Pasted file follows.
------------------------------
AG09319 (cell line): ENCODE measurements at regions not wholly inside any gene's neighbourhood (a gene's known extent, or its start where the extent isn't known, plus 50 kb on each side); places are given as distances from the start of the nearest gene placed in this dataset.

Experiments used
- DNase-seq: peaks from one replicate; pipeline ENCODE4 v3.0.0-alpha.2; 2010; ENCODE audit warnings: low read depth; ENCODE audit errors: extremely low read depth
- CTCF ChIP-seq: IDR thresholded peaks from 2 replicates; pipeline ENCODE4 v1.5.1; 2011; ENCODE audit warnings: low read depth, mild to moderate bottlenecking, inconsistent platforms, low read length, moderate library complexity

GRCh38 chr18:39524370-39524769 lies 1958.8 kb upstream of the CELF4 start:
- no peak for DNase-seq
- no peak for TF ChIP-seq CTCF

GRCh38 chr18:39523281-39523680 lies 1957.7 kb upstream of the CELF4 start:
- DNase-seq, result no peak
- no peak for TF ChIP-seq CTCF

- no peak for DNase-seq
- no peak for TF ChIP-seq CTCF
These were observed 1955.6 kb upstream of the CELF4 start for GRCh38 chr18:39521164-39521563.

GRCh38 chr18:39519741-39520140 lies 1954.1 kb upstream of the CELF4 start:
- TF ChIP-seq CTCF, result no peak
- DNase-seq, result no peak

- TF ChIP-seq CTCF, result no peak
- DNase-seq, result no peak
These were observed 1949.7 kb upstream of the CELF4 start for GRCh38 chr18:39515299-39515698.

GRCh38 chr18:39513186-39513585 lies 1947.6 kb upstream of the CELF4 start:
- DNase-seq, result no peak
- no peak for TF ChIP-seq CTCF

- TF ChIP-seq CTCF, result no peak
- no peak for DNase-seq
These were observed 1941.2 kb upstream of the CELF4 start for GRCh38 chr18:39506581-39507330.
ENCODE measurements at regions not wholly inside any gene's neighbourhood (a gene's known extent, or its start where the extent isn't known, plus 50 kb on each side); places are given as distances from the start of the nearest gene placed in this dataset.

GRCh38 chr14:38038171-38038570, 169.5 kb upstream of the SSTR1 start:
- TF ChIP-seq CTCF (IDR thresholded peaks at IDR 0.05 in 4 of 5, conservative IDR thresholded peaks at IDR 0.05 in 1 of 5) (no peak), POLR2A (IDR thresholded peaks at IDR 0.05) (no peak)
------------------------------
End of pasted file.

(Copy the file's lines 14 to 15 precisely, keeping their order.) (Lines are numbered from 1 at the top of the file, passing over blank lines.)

GRCh38 chr18:39519741-39520140 lies 1954.1 kb upstream of the CELF4 start:
- TF ChIP-seq CTCF, result no peak